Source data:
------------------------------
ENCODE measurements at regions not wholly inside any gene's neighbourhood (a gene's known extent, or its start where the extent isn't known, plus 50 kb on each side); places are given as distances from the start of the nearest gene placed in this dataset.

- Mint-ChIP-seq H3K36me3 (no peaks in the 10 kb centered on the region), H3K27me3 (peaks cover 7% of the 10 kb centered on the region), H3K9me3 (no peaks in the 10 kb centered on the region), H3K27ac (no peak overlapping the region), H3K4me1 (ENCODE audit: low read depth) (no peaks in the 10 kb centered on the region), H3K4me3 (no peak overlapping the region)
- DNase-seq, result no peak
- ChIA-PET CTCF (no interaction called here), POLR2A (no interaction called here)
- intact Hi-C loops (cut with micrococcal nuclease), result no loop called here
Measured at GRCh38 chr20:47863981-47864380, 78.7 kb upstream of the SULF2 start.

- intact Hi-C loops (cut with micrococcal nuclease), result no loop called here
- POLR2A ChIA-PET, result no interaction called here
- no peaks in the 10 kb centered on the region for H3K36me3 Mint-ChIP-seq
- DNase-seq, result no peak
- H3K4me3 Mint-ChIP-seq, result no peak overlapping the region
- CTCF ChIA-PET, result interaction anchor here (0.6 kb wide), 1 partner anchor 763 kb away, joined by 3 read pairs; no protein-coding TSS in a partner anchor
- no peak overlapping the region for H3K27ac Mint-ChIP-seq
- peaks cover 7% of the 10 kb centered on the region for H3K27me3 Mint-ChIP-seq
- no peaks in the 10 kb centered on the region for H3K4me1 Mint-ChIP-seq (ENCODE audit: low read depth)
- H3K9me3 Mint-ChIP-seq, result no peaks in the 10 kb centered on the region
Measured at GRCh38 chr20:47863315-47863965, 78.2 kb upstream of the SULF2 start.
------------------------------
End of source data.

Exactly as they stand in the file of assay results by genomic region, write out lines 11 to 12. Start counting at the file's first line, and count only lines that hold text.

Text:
- H3K4me3 Mint-ChIP-seq, result no peak overlapping the region
- CTCF ChIA-PET, result interaction anchor here (0.6 kb wide), 1 partner anchor 763 kb away, joined by 3 read pairs; no protein-coding TSS in a partner anchor